China to send envoy to North Korea, reopening dialogue with the isolated regime

China to send envoy to North Korea, reopening dialogue with the isolated regime

BEIJING — China is sending a senior diplomat to visit North Korea as an envoy of President Xi Jinping, state media reported Wednesday, reopening a channel of dialogue with the isolated regime.


The announcement comes a week after President Trump visited China and asked Xi to work hard to fix the problem of North Korea’s nuclear program. But it is not clear whether this trip has anything to do with that visit.


State-run Xinhua news agency said Song Tao, who heads the Communist Party’s external affairs department, will visit from Friday, to “inform” the government there about the recently concluded Communist Party Congress that took place in Beijing. 


Indeed, Beijing routinely undertakes such trips to fellow Communist states after key party meetings, and Song has already visited Vietnam and Laos on a similar mission.


Xinhua did not say if Song would discuss North Korea’s nuclear program or meet the country’s leader, Kim Jong-un. Nevertheless it is an important opportunity for Beijing to reopen a channel of dialogue with the isolated regime, experts said, as relations between the countries have deteriorated significantly in recent years.


China has an official special envoy to North Korea, Kong Xuanyou, but he is not believed to have visited Pyongyang since taking the job in August. His predecessor, Wu Dawei, last visited North Korea in February 2016, but Song will be the first ministerial-level visit since Politburo Standing Committee member Liu Yunshan visited Pyongyang and met Kim in October 2015.


Xi is believed to be very frustrated with North Korea’s aggressive development and testing of its nuclear and missile program, and has imposed a relatively strict set of sanctions under U.S. pressure and in line with United Nations Security Council resolutions. 


But China still dominates trade with North Korea and is unwilling to cut off the regime’s economic lifeline, symbolized by a pipeline that supplies the crude oil that keeps the country’s military and industry afloat.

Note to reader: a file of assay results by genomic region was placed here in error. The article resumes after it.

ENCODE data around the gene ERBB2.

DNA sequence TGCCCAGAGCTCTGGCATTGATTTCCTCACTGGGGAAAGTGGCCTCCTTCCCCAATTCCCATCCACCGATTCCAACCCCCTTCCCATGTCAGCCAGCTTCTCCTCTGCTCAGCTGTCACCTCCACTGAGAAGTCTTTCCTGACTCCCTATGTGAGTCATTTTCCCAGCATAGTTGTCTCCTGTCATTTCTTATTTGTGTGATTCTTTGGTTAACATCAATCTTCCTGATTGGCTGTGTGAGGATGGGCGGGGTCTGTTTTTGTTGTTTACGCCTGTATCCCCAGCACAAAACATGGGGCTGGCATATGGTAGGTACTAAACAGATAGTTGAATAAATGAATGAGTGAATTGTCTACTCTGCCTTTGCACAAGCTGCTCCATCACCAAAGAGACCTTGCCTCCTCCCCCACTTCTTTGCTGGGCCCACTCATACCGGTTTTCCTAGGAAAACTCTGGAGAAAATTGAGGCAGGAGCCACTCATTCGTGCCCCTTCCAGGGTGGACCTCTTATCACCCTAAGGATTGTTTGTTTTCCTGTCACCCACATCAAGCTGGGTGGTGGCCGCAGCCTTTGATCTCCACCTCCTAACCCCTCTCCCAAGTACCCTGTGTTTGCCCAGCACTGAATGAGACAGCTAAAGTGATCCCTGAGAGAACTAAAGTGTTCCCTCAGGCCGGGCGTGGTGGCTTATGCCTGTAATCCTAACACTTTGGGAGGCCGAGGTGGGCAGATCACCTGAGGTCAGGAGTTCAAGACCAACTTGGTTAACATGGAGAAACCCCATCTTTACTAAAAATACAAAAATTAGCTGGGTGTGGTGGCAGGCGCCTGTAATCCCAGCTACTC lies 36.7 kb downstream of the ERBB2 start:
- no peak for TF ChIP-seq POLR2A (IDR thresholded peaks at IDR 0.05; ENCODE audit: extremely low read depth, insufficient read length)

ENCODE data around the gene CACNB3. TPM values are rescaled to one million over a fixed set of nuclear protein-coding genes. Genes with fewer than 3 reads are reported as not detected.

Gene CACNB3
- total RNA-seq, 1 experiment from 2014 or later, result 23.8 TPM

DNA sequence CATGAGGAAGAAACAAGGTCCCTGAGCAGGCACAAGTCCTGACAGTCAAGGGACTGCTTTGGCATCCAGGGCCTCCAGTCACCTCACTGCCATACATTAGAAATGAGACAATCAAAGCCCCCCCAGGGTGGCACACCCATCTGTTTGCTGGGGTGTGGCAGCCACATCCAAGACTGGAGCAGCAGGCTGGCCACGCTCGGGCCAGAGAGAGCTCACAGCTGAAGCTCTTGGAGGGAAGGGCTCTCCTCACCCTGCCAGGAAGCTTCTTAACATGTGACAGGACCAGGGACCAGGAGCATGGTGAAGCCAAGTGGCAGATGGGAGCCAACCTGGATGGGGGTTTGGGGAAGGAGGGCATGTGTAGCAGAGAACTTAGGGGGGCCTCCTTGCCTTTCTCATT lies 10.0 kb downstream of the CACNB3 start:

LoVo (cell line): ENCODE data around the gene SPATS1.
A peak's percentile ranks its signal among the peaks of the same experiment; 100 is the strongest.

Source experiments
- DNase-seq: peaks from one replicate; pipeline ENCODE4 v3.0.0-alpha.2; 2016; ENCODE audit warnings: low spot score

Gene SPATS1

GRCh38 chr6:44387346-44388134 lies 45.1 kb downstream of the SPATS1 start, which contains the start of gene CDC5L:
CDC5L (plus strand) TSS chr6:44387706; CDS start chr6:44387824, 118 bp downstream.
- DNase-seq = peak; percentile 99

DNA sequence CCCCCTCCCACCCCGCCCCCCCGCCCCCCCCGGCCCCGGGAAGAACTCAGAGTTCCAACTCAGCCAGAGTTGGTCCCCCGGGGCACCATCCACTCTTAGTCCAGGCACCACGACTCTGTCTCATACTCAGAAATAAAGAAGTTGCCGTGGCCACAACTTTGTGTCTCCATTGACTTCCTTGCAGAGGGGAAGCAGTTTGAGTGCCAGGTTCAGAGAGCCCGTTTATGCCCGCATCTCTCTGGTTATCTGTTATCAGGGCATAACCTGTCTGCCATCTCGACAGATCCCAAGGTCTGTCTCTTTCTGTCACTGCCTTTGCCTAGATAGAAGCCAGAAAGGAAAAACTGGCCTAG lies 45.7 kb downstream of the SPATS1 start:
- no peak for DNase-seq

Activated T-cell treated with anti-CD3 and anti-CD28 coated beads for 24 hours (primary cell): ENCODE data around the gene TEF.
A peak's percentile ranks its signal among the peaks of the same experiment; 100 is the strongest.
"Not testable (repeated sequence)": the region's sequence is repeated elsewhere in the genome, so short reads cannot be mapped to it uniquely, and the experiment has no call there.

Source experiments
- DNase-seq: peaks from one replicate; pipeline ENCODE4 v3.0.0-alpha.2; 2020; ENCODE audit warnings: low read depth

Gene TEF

It does not want to see a fellow Communist regime and long-standing ally toppled, but equally does not want the current regime to turn hostile and threaten China with its nuclear weapons and missiles.


“They still want to balance and they want to maintain some channels,” said Paul Haenle, director of the Carnegie-Tsinghua Center in Beijing. “Relations have really deteriorated, and the Chinese recognize that. They don’t want relations to fall apart.”


Haenle said the visit might include some “sweet talk” for Pyongyang about working together, but that the Chinese would also be making their displeasure known. 


While in Beijing, Trump said China can fix the North Korea problem “quickly and easily,” and urged Xi “to hopefully work on it very hard.”


“If he works on it hard, it will happen,” Trump said. “There’s no doubt about it.”


After leaving China, he suggested more action by Beijing was coming up.


“President Xi of China has stated that he is upping the sanctions against #NoKo. Said he wants them to denuclearize. Progress is being made,” Trump tweeted on Saturday.


Read more:


Why the cheery Trump trip to China may not be so successful


Escaped North Korean soldier fights for life after being shot crossing DMZ



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